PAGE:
Q. What part has gnosis, gnostic tradition and heresy in general played in the history of culture? What roles will they play?
Autopsia: In a way we have already replied to that question in the previous answer. It is a matter of available traditions. Since we use syncretism in our methods, gnostic tradition has its part in the creation of the work, in its character, but not as a fundamental point of departure for the work. For us it is interesting to see how things, seemingly incongruous, really function. Gnosticism is interesting for us because of its structural incompleteness; it is suitable for creating new illusions. There is no mysticism in the work of Autopsia but there is in the method, the forming of external images. In general terms there is some understanding of the mystical body but that is only insofar as we try to control certain forms, as for example, reaching an understanding of the vocabulary of forms itself.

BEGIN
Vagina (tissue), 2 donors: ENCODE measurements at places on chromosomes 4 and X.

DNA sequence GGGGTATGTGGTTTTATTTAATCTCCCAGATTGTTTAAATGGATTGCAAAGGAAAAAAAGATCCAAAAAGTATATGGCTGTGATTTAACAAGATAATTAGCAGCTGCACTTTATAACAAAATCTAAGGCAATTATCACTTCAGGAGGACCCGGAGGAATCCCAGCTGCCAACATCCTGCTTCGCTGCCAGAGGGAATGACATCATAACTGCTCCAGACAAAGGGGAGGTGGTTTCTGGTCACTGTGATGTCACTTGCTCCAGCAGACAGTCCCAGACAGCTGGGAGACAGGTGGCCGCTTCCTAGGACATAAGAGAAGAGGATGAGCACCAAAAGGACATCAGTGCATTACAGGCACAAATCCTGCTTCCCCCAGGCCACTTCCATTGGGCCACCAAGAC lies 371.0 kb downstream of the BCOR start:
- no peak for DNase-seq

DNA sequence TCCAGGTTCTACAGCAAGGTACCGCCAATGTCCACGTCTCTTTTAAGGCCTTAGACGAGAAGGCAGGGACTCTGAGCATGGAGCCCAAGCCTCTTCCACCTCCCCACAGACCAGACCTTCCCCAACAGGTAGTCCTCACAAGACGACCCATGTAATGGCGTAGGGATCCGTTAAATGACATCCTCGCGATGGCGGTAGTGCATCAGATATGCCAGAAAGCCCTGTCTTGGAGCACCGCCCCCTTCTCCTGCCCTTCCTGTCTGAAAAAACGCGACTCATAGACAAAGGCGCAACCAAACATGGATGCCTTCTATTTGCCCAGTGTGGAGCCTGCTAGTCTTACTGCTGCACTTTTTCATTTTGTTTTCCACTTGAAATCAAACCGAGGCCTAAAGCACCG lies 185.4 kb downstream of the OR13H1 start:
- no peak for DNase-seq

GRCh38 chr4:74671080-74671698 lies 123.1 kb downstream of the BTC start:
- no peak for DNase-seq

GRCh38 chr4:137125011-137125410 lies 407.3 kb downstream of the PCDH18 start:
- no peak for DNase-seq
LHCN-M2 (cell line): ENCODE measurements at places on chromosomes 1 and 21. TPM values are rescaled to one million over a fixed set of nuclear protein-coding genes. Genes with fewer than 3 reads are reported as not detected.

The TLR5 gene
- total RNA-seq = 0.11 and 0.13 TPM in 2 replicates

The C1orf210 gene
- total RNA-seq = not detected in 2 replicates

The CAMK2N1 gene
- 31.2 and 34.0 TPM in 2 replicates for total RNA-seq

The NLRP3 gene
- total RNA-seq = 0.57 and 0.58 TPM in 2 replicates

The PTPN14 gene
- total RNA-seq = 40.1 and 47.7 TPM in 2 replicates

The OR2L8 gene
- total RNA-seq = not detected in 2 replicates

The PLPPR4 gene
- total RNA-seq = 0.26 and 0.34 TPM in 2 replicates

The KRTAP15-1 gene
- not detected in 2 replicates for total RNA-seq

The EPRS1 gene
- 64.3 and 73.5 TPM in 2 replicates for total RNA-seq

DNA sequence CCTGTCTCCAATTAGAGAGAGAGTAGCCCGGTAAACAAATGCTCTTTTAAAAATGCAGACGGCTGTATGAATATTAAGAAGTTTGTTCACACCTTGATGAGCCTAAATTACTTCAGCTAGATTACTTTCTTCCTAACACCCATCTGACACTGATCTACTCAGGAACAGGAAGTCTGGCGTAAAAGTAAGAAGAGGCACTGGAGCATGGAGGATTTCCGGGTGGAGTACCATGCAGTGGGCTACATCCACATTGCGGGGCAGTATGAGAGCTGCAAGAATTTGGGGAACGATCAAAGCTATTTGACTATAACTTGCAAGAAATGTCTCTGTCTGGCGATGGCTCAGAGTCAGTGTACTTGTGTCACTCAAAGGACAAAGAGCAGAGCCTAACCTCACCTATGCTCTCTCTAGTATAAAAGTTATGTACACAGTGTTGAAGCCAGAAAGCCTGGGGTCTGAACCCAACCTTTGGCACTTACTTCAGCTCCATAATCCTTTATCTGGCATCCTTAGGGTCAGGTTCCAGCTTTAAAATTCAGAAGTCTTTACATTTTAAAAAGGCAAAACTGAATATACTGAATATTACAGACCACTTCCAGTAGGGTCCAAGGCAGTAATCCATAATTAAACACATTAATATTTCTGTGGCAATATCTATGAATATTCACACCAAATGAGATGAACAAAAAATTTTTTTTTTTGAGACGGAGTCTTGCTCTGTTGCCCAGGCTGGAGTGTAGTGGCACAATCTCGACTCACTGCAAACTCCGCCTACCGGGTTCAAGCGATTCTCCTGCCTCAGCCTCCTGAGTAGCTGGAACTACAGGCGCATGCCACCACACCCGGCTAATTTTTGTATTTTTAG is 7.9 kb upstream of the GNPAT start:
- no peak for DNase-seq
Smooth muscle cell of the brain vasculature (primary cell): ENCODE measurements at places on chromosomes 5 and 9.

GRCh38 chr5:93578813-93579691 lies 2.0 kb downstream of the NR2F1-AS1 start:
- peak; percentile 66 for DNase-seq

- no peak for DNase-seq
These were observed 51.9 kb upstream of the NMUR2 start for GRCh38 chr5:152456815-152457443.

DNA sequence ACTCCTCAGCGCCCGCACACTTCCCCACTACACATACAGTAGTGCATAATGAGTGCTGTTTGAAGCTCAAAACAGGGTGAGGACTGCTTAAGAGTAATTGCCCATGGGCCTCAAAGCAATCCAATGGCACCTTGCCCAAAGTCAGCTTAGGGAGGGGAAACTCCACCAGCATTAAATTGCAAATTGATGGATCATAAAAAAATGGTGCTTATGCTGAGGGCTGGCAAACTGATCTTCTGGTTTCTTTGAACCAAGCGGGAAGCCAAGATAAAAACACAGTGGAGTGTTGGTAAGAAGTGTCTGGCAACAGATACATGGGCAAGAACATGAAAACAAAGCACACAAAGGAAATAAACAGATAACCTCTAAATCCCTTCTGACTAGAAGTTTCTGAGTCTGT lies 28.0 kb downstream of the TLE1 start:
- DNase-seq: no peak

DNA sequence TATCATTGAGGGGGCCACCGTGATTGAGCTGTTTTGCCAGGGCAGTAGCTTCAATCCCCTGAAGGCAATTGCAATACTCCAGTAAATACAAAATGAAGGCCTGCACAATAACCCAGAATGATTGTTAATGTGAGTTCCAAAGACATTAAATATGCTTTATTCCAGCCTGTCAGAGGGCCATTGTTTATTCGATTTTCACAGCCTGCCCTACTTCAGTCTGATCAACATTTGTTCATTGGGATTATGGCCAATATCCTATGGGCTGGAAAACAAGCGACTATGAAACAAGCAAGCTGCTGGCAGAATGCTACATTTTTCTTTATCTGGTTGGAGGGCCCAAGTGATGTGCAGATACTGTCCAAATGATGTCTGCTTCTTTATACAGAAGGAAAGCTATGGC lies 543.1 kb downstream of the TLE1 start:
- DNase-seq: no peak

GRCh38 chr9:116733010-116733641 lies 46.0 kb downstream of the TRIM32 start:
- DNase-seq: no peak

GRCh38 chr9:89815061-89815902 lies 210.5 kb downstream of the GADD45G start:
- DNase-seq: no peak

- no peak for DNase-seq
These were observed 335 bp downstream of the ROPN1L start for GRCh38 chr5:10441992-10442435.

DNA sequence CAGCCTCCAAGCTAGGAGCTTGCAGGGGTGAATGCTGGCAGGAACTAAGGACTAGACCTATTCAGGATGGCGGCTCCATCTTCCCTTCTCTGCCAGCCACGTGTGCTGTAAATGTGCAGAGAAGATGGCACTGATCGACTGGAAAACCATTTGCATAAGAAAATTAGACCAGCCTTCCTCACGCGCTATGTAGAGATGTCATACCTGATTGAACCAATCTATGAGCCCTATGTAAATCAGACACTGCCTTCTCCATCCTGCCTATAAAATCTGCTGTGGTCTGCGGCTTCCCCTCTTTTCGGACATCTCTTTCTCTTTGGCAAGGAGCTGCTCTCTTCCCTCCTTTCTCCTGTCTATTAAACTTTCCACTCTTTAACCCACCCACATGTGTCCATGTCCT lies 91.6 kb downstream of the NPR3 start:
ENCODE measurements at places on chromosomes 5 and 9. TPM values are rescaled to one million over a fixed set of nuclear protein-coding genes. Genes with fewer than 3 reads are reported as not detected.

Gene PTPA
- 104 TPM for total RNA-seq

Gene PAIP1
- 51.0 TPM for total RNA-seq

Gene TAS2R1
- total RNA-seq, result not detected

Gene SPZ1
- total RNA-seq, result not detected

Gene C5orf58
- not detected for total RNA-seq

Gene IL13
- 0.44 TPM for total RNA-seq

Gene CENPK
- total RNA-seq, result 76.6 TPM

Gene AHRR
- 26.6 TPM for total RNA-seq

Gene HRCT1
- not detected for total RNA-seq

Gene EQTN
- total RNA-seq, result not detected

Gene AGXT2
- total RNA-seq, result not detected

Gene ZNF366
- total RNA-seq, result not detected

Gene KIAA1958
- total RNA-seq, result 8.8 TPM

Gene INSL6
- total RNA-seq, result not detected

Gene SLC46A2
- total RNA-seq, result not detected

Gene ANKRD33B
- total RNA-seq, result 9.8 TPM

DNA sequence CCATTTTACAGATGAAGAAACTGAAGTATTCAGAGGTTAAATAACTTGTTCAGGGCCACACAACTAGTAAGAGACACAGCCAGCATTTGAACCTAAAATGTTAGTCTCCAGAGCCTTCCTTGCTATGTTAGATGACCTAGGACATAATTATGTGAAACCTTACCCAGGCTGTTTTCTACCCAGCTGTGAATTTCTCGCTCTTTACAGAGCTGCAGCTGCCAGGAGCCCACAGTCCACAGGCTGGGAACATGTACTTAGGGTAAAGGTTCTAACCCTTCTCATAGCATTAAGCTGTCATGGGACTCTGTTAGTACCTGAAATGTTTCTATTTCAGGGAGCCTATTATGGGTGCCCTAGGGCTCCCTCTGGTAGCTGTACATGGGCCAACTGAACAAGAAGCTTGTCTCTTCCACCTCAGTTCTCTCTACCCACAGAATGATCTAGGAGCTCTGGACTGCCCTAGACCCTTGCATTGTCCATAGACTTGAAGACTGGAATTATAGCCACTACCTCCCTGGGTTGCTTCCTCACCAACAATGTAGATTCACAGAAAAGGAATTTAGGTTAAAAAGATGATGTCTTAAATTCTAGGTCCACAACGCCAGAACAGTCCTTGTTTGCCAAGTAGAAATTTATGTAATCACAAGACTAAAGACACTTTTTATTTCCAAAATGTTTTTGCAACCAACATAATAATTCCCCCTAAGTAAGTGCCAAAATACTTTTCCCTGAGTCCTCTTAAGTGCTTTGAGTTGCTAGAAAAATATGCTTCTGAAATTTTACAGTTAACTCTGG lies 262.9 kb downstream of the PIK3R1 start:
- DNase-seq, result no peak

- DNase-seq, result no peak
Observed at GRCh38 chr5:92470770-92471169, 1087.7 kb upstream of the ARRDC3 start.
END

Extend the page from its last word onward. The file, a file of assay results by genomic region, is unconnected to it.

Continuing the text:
Q. Music composed by Autopsia contains a certain degree of ectasy. Do you believe ecstasy has some influence on human thought?
Autopsia: If thinking is close to what is artistic, if it appears together with the work and not in the manipulation of the work, then it is essentially connected with the ecstatic. That which is ecstatic belongs, in essence, to art. Borders that we usually call areas of reality: art, philosophy, science, etc. disappear in fascination. Autopsia does not operate with the elements of ecstasy. Fascination is not achieved by the use of calculated tricks based on the content of the work. Although there are methods available, fascination in fact stands in the measure of our openness towards the work. We do not create our works to bring ecstasy to the listener, we simply create what we ourselves want to hear and that action is a way of giving and not a way of seducing. All manipulations are have their basis in the creation of the work as a methodological procedure and are not aimed to achieve controlled ends.